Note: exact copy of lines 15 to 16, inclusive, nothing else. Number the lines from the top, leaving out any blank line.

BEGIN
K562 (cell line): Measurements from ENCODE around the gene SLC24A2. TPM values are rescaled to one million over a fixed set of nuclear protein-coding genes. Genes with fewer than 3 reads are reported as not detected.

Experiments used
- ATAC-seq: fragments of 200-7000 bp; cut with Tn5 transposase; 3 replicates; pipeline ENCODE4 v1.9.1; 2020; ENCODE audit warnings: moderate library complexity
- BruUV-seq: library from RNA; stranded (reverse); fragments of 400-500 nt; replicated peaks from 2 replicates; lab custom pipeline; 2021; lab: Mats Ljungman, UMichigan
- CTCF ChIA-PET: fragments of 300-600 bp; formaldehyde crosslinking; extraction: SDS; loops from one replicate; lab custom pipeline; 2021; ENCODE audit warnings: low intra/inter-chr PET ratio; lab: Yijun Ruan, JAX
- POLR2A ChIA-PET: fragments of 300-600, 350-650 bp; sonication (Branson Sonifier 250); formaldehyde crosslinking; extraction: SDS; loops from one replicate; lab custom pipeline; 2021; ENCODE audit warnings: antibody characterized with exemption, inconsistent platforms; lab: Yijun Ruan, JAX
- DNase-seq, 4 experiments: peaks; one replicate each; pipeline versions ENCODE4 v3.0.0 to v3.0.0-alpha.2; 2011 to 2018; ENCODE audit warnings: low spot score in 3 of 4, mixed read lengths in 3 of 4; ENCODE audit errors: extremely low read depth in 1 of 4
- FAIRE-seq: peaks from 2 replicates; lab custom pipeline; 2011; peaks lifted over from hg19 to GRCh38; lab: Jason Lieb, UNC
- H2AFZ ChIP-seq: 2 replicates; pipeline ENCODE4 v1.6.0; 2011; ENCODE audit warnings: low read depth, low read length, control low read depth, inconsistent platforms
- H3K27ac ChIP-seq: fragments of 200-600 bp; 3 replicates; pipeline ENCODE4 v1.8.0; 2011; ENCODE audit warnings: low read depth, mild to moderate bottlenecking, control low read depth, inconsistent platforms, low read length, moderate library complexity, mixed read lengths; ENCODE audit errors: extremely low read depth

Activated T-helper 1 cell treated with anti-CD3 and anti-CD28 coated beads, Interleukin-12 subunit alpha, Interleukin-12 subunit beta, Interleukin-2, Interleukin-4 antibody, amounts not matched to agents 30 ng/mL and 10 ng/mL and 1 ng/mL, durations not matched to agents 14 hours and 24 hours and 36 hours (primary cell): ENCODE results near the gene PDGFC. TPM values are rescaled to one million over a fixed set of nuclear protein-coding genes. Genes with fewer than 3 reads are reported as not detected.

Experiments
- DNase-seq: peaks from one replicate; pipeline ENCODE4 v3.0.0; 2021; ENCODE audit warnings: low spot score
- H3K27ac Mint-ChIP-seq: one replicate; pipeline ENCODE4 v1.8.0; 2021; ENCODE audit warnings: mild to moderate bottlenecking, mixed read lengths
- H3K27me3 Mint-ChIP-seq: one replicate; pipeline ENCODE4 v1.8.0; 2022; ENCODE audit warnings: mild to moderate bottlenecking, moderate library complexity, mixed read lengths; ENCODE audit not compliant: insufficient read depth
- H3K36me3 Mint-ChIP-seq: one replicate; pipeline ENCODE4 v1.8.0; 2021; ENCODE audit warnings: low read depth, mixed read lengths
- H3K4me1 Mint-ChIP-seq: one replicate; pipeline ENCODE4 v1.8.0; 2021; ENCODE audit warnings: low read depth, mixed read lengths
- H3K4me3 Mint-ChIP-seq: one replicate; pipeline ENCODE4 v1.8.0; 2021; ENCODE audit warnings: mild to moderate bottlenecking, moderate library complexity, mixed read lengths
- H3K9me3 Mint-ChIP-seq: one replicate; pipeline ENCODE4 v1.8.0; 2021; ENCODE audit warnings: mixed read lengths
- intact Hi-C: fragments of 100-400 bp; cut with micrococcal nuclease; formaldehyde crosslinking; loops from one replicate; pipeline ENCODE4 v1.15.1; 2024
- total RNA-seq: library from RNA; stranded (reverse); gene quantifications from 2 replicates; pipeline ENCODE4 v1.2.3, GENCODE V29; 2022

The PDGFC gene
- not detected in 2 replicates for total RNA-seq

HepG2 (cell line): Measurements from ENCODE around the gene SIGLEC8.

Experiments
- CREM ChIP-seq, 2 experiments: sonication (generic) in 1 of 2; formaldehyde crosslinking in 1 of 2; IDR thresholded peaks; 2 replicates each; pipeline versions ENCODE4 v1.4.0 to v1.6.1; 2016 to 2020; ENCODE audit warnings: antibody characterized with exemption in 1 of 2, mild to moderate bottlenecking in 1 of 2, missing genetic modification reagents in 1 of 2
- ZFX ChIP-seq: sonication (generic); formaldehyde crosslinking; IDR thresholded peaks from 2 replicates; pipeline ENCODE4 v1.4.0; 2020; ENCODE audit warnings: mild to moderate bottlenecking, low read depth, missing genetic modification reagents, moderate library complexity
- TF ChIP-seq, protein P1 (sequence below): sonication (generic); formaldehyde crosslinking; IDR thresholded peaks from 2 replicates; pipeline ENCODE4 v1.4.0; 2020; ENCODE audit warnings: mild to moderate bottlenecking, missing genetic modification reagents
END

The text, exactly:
- H3K27me3 Mint-ChIP-seq: one replicate; pipeline ENCODE4 v1.8.0; 2022; ENCODE audit warnings: mild to moderate bottlenecking, moderate library complexity, mixed read lengths; ENCODE audit not compliant: insufficient read depth
- H3K36me3 Mint-ChIP-seq: one replicate; pipeline ENCODE4 v1.8.0; 2021; ENCODE audit warnings: low read depth, mixed read lengths